AIR RAIDS

Assad's forces, backed by Hezbollah and local militia, have been fighting to secure the mountainous Qalamoun region overlooking the main highway north of Damascus to the central city of Homs and Assad's Alawite heartland on the Mediterranean.

Activists said warplanes bombarded targets around Nabak, the main town on the road which is outside government control, dropping bomblets on parachutes which ignited fires.

"So far we have three martyrs in Nabak," said a local pro-rebel activist, speaking by Skype, who identified himself only as Abu Rakan. "In Rima, between Yabroud and Nabak, MiG and Sukhoi planes have carried out eight bombing raids."

SANA said the army had "eliminated a number of terrorists in Nabak and the surrounding area", and it also made gains in rebel districts to the east of Damascus, a mix of farmland and urban sprawl known as the eastern Ghouta, and suburbs to the south.

Casualties on both sides have been heavy, with Hezbollah losing at least 25 fighters in eastern Ghouta over the last week, according to security sources in Lebanon.

The Syrian Observatory for Human Rights, a British-based monitoring group, said more than 400 people had been killed across Syria since Thursday, many of them in the battles around Ghouta and Qalamoun.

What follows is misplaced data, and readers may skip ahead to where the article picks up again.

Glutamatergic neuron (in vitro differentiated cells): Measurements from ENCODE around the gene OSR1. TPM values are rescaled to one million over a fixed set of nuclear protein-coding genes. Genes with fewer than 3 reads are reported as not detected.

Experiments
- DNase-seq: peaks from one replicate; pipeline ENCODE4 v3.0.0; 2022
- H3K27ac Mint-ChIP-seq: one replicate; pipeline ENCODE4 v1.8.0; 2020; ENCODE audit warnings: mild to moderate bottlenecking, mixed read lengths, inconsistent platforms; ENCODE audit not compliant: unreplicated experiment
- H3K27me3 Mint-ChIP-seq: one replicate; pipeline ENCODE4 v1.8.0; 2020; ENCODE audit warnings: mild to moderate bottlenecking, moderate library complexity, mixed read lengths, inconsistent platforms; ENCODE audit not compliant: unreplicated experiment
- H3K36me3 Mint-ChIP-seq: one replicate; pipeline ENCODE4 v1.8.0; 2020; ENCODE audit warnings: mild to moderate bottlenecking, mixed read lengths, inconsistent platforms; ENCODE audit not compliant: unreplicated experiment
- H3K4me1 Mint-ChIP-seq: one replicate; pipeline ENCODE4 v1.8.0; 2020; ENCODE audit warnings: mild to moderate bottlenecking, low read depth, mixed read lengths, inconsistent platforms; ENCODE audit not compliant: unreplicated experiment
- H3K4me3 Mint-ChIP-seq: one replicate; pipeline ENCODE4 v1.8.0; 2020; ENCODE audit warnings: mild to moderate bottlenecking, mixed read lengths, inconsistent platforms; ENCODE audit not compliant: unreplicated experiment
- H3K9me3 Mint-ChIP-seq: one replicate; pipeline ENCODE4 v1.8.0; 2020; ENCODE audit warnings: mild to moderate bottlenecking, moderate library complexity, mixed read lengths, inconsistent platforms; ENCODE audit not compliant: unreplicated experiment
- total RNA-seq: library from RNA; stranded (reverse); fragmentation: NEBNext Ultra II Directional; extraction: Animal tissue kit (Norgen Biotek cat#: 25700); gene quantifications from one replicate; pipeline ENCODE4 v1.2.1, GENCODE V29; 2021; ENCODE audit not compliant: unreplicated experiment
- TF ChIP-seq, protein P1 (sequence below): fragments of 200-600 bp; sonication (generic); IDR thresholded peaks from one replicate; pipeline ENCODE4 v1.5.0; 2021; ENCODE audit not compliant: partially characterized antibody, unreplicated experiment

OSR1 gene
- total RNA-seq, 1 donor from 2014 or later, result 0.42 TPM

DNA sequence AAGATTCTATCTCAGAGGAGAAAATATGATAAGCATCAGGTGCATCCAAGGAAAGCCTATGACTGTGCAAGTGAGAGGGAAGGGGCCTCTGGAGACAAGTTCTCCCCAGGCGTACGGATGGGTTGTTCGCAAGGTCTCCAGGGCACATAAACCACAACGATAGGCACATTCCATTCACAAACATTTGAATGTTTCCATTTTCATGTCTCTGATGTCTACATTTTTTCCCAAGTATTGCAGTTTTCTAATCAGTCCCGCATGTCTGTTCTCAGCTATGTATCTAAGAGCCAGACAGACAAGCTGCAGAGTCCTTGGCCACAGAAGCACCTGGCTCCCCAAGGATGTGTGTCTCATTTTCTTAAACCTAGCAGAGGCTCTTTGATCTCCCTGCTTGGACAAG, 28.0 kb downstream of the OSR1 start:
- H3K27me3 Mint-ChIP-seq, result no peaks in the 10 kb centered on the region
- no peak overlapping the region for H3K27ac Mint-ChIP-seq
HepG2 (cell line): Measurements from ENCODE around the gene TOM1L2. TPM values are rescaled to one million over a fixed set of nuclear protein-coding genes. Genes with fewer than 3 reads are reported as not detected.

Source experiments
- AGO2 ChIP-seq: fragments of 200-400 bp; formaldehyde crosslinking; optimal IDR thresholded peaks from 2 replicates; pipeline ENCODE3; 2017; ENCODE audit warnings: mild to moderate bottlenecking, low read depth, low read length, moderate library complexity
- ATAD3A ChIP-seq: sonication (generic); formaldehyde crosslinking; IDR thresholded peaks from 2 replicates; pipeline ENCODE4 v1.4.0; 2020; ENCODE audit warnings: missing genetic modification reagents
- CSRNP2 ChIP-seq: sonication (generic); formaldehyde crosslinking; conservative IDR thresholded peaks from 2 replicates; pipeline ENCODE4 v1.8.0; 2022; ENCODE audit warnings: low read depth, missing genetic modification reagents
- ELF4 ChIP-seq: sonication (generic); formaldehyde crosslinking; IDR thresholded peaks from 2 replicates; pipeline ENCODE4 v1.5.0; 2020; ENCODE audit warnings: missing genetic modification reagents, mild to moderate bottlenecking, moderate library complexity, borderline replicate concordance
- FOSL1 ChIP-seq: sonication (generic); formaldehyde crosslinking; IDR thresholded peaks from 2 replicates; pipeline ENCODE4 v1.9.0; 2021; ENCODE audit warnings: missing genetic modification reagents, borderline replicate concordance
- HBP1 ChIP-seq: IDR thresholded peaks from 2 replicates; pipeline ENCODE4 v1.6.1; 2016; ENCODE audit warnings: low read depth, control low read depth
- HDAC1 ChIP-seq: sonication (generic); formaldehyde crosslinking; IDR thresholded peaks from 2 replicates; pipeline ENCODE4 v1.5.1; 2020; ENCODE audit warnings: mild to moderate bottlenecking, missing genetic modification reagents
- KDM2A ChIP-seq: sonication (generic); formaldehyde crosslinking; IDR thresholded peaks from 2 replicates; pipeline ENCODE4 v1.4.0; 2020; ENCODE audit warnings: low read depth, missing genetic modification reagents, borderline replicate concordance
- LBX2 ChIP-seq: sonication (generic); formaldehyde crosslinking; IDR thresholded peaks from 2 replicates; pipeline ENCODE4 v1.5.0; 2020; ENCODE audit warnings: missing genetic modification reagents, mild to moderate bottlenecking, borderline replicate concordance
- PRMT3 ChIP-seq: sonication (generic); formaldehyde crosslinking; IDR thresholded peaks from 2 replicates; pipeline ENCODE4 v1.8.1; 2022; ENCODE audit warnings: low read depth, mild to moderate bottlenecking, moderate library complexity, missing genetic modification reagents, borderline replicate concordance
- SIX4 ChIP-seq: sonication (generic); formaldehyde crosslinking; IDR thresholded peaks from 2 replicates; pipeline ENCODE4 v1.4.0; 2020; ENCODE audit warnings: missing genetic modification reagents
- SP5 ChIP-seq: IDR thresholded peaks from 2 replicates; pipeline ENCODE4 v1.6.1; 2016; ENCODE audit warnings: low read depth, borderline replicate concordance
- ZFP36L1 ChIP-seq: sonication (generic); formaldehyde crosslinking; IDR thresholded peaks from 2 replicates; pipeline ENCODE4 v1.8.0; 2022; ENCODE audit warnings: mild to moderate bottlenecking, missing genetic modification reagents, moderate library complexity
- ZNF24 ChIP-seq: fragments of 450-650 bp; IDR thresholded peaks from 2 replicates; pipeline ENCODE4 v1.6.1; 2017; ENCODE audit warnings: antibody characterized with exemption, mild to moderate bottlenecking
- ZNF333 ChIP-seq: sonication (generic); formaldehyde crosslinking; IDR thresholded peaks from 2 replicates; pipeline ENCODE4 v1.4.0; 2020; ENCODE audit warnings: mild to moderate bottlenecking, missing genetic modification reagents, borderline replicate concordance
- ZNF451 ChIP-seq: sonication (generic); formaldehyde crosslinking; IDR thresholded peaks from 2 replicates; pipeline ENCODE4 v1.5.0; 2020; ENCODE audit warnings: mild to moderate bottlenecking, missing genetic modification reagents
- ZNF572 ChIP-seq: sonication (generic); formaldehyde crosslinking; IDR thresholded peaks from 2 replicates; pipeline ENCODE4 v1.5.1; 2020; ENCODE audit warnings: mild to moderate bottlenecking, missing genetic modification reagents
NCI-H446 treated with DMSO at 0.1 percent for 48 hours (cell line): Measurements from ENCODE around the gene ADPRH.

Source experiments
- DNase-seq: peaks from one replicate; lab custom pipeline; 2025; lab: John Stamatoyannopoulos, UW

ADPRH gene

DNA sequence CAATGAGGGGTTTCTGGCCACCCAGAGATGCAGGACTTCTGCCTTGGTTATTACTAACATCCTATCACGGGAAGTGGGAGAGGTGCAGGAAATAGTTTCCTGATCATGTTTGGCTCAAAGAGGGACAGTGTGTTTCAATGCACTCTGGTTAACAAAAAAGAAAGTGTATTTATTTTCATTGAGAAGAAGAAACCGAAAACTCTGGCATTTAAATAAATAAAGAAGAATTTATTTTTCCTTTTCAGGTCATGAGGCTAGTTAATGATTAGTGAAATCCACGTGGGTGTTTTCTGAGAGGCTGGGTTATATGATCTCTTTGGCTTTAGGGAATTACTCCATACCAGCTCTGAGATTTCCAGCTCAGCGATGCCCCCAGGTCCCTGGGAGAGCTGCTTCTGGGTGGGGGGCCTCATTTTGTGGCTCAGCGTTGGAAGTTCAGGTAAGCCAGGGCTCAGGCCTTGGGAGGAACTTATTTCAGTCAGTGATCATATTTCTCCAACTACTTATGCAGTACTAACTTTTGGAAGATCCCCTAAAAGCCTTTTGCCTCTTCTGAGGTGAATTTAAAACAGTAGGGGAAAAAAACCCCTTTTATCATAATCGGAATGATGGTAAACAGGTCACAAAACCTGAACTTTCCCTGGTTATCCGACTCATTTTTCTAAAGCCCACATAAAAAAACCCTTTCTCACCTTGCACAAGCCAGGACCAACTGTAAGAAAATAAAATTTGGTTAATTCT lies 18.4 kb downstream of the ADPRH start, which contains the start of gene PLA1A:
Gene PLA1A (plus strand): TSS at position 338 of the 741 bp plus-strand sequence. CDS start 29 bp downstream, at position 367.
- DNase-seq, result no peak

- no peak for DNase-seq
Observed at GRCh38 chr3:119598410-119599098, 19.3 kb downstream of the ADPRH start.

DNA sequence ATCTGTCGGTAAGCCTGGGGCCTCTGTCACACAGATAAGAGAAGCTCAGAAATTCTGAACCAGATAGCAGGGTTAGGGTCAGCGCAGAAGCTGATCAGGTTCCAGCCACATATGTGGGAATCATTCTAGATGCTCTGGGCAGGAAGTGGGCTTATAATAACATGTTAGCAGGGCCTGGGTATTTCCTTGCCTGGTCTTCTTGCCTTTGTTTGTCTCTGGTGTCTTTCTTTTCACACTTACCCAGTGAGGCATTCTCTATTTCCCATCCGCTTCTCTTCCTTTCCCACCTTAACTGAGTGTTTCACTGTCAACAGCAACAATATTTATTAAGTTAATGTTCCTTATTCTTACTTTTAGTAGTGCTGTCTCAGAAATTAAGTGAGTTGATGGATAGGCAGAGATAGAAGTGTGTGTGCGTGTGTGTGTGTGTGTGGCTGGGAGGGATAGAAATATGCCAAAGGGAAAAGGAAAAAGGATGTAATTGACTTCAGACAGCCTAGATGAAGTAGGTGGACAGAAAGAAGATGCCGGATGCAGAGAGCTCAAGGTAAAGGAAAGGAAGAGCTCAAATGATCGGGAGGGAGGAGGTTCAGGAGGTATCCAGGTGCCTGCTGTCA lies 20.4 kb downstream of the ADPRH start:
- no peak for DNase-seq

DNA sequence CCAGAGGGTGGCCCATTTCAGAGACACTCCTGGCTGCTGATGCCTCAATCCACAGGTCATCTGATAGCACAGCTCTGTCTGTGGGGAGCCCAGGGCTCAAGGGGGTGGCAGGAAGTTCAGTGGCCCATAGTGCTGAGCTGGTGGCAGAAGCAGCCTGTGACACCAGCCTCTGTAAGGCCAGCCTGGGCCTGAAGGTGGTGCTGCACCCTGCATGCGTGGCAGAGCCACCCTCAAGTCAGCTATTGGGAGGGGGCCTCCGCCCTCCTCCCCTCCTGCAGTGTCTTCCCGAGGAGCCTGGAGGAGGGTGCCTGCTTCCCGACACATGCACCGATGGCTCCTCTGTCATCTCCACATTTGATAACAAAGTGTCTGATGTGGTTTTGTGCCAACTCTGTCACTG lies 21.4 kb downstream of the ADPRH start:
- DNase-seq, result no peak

Assad's force recaptured the town of Deir Attiyah on Thursday, a week after losing it in a rebel counter-offensive, but progress has been gradual and sporadic.

"At night we push them back. In the daytime, because of the planes and the air raids, the Free Syrian army retreats slightly but at night they return to their positions," Abu Rakan said.

The Observatory said fighting also erupted on Saturday in the old quarter of the ancient Christian town of Maloula, between Assad's forces and the al Qaeda-linked Nusra Front, which has been at the forefront of fighting around Qalamoun.

Amid the violence, weapons experts from the Organisation for the Prohibition of Chemical Weapons are trying to oversee the elimination of Syria's chemical weapons stockpile.

The United States has offered to destroy the chemicals on a U.S. ship, the OPCW confirmed on Saturday, and is looking for a suitable Mediterranean port where processing can be carried out.

Sigrid Kaag, head of the joint UN-OPCW Syria team, said the mission was striving meet a tough deadline to get the most lethal chemical agents out of Syria by the end of the year.

She told reporters in Damascus the chemical arsenal, located at various sites across Syria, would be packed, sealed and moved to Syria's Latakia port.